Someone once wrote of John Steinbeck that he was the sort of man who would rather be duped out of a dollar by someone with a sob story than risk refusing the money to someone with a genuine need.
In Mexico, there are plenty of opportunities to test the dilemma of the author of Tortilla Flat. Outside every Metro stop, at every market, every bus station, you will find people vying for your loose change.
As people grow bored with the traditional “marías” — poor women who, accompanied by their own or someone else’s barefoot children, hold their hands out to passersby for hours on end — novelty and originality are of the essence in persuading people to part with their money. Amid hordes of sellers of pirate music, Chinese-made gadgets, and the ubiquitous chicles de a peso, the sob story has also gained some prominence.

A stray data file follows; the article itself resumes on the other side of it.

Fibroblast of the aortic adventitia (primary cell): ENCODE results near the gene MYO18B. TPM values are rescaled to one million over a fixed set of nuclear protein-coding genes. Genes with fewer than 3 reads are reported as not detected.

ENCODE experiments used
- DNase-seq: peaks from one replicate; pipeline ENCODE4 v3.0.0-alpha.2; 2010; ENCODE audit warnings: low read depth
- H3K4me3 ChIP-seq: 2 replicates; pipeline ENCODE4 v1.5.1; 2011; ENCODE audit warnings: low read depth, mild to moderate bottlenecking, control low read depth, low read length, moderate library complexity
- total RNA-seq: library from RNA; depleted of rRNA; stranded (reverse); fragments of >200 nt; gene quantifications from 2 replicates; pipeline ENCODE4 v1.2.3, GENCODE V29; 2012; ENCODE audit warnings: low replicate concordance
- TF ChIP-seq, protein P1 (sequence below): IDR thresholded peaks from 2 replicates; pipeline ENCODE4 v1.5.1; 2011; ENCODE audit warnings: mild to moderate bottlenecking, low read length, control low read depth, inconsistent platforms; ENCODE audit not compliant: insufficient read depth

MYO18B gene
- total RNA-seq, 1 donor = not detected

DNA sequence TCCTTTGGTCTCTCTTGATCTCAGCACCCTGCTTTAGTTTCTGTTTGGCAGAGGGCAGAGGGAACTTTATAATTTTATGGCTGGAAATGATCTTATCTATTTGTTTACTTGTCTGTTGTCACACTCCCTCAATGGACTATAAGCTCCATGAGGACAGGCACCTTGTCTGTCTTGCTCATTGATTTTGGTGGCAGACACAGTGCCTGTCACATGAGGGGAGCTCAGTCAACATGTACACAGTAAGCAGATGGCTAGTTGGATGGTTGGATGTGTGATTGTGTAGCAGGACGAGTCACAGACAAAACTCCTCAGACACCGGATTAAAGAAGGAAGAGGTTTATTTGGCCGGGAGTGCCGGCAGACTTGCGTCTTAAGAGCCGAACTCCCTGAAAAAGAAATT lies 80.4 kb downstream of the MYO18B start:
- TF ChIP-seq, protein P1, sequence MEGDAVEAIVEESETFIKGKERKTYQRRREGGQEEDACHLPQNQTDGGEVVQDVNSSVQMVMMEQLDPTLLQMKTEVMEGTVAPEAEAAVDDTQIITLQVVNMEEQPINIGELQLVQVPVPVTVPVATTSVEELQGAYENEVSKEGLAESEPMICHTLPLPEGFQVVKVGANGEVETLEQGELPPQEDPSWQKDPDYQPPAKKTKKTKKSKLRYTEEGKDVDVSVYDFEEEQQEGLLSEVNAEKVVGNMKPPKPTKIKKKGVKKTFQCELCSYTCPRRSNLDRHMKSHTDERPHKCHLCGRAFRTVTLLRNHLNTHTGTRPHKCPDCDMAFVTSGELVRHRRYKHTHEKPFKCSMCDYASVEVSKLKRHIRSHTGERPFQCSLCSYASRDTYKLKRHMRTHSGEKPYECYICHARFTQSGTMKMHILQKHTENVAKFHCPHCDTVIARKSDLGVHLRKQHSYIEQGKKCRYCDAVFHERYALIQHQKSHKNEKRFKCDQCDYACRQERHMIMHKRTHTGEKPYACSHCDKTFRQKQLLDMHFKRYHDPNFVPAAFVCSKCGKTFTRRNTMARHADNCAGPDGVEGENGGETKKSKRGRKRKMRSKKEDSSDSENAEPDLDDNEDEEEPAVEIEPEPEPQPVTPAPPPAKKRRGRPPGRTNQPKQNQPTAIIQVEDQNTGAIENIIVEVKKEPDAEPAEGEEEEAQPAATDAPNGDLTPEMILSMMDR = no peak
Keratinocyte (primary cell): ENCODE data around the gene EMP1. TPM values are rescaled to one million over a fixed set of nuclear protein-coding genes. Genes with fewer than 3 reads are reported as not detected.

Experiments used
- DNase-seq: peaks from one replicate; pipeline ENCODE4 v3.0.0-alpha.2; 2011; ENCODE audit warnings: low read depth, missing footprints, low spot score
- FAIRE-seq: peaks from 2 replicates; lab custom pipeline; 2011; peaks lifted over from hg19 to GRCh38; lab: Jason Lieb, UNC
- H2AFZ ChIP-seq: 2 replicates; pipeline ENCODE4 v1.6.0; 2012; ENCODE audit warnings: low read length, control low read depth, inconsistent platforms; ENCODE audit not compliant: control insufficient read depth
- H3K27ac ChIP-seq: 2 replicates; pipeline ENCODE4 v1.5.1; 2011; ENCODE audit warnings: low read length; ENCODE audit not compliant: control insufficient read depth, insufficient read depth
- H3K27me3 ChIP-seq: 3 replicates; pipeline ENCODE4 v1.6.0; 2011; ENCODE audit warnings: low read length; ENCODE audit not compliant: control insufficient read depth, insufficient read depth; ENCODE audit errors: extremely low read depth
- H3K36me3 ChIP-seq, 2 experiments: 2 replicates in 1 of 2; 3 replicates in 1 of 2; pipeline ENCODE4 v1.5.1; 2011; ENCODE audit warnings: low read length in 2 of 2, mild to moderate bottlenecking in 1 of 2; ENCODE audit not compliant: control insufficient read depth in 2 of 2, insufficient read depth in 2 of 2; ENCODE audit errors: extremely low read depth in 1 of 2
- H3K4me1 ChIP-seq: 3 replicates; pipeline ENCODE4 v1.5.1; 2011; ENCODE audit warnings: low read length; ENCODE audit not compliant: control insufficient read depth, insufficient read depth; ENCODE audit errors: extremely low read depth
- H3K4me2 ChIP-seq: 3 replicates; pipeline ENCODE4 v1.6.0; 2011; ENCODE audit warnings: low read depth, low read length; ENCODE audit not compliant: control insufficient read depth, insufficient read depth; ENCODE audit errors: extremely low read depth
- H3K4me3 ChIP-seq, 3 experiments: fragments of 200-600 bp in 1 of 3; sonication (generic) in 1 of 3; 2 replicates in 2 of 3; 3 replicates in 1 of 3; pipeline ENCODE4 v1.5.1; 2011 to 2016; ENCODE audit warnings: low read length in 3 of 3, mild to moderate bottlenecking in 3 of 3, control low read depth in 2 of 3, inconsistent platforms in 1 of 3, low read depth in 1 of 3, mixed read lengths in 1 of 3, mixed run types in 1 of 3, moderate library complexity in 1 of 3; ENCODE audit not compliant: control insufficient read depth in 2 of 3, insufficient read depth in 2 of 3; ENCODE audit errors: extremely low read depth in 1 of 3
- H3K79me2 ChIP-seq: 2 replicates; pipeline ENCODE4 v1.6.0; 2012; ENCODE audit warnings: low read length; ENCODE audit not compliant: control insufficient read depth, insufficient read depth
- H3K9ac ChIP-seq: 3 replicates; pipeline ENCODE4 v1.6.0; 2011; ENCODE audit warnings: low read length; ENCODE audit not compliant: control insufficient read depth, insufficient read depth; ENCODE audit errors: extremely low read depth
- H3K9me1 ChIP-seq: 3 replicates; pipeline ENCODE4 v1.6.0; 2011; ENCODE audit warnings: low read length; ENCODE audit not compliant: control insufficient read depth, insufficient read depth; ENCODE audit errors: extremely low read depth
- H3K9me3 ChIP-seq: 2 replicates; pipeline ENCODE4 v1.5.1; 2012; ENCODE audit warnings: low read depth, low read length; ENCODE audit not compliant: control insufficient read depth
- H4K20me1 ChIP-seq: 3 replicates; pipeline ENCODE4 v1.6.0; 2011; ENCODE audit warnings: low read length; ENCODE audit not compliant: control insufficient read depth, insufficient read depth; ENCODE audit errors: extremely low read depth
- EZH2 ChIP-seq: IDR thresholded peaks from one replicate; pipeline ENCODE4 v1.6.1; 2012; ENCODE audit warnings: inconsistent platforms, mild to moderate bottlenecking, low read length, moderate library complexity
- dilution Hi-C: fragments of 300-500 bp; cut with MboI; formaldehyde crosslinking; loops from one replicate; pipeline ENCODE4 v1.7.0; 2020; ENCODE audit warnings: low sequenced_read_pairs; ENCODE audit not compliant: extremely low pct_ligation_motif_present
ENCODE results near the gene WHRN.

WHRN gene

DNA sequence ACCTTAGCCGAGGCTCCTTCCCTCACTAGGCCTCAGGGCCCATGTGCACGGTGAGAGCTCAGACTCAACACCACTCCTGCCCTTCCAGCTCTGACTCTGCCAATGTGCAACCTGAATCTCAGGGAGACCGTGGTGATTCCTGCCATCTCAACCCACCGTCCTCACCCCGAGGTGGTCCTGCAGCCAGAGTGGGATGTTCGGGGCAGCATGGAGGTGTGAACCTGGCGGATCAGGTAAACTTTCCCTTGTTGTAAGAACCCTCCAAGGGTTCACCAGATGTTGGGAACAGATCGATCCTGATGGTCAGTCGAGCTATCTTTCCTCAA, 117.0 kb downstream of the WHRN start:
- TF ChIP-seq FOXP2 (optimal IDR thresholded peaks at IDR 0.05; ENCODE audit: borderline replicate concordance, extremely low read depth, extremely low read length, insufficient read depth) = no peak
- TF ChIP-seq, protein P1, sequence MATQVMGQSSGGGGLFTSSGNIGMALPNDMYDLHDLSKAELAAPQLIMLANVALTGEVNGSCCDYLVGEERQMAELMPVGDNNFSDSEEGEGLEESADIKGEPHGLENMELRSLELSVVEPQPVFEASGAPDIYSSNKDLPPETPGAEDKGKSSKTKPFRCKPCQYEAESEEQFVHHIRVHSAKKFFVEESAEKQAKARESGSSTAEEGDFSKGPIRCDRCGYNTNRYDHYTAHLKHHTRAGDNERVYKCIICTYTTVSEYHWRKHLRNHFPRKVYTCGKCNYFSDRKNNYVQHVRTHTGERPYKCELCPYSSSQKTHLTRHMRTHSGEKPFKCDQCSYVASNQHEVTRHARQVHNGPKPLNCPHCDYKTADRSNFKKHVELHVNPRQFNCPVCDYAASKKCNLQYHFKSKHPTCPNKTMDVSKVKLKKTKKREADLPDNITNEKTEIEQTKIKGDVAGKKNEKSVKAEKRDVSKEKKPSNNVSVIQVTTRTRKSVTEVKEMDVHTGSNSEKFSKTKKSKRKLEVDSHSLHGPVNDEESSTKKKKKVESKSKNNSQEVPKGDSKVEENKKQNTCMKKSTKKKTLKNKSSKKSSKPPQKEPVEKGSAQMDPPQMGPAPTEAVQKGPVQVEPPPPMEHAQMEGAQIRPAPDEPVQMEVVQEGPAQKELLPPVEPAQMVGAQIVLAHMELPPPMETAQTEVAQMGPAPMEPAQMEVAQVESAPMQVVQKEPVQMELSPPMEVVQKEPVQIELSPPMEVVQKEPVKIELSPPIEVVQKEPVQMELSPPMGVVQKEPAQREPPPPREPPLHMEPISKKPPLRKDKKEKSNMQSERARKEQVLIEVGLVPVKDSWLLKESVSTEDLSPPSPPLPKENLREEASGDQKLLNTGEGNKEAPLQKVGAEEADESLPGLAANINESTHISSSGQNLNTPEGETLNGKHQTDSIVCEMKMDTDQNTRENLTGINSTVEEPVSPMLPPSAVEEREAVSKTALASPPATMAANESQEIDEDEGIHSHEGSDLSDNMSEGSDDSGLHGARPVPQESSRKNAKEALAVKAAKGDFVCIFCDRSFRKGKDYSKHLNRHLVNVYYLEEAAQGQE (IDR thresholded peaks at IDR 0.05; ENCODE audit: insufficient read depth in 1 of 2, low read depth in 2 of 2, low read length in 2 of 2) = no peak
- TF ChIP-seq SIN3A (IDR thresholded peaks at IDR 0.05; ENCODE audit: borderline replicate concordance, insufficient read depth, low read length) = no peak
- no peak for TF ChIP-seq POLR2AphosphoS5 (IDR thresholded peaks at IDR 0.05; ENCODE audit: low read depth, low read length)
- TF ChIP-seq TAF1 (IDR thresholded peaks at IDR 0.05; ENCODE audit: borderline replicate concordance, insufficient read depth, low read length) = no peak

Some of the tales of woe are almost beyond belief, but rely on the fact that not everyone remembers a face, or a particularly tall story, as well as the possibility that it might – just – be true.
Outside Taxqueña, the southern bus station in Mexico City, the story of choice is collecting for the bus fare to Chilpancingo. Always Chilpancingo. Of all the possible destinations you can arrive at from the southern bus station, the capital city of the state of Guerrero must be the least attractive.
Cuernavaca has its weekend homes for capital dwellers, Oaxtepec its swimming pools, Taxco its winding cobble streets, elegant square and church and silverware stores, Acapulco its nightlife and ocean views. One travel guide even went so far as to say there was no point even stopping at Chilpancingo, but grudgingly provided the name of one hotel there for the headstrong traveler who refuses to see it as merely a milestone letting you know you’re about an hour from Acapulco.
For the story-teller, Chilpancingo is foolproof. No one would ever say they were going there unless they were, would they?
Article image: Avenida Cinco de Mayo (C) Mundial Photo. Used by kind permission.
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